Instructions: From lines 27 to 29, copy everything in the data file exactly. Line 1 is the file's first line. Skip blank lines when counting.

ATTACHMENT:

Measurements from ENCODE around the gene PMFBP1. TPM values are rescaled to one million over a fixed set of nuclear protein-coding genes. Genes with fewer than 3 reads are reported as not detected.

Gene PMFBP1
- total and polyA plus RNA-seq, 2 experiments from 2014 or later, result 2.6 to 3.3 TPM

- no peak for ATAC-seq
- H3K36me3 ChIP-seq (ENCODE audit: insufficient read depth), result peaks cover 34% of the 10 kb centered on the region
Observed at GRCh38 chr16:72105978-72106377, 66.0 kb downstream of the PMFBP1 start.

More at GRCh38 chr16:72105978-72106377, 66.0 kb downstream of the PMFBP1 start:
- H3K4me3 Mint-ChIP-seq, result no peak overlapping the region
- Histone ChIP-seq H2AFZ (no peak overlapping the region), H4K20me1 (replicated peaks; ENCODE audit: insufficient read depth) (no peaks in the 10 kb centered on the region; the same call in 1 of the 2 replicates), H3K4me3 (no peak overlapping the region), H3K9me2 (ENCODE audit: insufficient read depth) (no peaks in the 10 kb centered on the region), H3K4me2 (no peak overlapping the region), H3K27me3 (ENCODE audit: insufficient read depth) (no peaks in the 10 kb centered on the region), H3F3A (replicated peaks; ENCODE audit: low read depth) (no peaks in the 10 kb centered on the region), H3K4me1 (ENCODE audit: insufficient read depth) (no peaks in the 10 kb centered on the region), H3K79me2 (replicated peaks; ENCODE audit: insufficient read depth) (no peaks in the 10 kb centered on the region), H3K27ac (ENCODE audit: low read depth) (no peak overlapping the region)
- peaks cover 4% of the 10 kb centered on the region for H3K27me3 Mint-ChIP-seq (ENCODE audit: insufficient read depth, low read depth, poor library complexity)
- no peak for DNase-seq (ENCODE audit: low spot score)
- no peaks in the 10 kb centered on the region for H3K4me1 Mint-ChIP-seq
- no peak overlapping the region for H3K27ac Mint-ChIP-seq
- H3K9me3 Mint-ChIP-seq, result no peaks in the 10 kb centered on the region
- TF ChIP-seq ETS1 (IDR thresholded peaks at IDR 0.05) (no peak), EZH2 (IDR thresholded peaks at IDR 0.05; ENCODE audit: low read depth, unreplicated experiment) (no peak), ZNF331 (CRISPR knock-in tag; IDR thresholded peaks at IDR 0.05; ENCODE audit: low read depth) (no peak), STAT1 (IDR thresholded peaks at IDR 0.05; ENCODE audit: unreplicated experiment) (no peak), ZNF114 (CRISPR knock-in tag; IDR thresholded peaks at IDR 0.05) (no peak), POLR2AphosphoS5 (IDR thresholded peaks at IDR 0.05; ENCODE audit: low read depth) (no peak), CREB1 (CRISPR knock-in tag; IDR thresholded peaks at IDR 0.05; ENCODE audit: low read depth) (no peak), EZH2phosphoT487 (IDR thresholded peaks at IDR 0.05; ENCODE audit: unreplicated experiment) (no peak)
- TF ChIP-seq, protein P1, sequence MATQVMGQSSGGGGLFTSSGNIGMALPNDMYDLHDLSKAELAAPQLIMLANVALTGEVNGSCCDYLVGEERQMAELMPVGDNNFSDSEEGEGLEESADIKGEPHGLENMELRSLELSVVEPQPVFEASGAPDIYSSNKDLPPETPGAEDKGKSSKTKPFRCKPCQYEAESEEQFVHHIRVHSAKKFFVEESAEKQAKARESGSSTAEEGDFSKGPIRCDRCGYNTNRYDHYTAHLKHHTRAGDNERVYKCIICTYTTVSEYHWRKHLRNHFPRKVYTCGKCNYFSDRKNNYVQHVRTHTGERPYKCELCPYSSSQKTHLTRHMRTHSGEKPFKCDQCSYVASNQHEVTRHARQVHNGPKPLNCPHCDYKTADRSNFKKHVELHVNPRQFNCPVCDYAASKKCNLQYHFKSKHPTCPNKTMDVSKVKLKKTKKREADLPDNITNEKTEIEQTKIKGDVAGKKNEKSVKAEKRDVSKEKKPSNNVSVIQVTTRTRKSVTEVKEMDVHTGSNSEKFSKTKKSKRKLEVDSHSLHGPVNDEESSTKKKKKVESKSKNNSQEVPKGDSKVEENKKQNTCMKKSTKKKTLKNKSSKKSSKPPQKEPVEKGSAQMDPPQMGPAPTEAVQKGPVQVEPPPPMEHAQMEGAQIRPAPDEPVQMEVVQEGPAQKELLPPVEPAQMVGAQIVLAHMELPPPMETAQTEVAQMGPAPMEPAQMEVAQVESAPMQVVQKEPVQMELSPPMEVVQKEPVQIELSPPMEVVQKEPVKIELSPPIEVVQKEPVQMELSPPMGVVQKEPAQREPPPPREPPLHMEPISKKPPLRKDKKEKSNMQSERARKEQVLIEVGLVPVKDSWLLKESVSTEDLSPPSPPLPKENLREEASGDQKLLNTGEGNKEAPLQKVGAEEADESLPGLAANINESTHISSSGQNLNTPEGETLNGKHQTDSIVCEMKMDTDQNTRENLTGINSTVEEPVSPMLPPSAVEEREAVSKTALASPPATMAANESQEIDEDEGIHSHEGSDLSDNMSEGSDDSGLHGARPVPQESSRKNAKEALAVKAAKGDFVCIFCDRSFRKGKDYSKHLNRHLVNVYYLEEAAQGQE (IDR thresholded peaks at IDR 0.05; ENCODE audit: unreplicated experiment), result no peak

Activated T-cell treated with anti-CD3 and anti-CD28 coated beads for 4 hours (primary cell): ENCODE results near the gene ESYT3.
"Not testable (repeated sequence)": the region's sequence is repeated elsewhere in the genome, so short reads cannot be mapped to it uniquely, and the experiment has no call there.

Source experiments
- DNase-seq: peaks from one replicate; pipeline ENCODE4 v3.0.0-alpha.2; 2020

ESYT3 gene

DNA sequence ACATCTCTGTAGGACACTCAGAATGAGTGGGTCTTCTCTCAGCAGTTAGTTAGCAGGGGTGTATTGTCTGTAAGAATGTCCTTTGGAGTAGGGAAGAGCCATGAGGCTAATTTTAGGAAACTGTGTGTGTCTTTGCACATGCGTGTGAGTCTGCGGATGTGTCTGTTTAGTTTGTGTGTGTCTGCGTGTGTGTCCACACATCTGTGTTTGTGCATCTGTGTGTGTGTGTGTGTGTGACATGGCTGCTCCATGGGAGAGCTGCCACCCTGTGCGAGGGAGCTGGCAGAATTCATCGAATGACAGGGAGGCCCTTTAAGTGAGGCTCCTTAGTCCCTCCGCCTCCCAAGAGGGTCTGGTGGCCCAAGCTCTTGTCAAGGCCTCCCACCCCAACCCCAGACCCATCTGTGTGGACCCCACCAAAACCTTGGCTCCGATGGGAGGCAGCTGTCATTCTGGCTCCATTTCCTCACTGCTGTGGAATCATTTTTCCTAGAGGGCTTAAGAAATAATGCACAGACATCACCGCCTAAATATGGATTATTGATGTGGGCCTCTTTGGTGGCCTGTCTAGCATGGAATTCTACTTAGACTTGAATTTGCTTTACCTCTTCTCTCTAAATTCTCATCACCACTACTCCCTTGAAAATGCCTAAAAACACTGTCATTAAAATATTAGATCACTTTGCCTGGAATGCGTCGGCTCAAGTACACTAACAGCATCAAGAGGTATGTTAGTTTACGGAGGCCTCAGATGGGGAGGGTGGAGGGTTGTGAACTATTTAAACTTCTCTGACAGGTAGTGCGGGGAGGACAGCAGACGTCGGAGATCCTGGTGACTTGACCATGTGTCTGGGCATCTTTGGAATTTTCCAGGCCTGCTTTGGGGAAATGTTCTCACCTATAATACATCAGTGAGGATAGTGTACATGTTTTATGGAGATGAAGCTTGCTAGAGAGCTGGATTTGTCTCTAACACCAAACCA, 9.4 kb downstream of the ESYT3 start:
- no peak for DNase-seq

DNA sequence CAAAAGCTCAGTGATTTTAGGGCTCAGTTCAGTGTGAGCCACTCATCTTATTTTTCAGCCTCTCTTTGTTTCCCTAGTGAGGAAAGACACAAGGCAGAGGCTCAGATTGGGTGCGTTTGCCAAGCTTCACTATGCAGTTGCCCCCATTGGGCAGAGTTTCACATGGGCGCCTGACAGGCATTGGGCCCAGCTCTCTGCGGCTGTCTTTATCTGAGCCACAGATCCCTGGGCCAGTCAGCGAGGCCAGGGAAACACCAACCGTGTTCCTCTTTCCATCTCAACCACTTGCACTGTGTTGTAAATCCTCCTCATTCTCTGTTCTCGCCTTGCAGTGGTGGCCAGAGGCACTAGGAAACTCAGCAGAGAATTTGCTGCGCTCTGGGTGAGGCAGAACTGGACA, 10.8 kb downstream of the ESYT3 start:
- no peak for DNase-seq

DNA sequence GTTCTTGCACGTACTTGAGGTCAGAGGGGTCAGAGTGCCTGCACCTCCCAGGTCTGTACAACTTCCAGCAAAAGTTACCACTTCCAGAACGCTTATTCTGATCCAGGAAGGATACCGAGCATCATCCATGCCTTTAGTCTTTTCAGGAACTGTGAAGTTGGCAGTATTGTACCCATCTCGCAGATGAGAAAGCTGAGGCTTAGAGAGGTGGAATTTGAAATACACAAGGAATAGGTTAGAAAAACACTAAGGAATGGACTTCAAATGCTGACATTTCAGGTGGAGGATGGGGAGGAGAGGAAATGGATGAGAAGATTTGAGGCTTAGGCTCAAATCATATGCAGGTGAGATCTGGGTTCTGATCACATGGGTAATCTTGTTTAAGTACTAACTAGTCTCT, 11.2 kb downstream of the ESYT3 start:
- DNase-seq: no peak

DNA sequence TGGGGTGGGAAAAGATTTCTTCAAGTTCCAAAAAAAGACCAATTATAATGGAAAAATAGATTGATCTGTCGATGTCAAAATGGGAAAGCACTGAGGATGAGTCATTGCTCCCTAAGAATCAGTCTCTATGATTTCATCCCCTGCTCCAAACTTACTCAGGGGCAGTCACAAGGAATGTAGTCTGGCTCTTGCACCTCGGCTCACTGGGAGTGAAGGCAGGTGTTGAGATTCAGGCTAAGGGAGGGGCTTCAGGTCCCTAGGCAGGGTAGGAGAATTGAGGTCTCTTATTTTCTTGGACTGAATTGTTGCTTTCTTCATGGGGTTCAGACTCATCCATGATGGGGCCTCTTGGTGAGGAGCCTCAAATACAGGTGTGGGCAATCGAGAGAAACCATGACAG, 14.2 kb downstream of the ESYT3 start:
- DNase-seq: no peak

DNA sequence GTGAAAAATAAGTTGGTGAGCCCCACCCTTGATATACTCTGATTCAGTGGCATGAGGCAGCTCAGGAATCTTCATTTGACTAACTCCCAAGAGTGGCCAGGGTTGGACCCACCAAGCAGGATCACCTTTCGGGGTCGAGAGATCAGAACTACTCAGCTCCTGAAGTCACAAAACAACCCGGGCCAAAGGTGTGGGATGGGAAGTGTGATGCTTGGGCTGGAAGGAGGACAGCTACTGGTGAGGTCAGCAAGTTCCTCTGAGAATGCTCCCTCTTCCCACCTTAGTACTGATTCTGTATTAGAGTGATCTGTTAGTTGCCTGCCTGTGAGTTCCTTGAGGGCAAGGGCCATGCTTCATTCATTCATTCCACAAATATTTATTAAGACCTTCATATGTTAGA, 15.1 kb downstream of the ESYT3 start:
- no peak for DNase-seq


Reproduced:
- DNase-seq: no peak

DNA sequence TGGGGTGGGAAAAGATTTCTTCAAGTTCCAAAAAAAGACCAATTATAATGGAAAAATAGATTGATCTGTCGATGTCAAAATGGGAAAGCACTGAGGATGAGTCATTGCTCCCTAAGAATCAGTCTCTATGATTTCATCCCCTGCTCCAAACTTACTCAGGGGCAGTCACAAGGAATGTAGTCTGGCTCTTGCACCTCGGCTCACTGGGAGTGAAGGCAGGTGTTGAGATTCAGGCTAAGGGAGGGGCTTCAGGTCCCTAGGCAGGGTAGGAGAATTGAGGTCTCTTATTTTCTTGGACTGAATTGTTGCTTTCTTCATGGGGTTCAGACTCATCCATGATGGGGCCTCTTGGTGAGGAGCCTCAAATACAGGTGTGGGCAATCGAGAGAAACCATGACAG, 14.2 kb downstream of the ESYT3 start:
- DNase-seq: no peak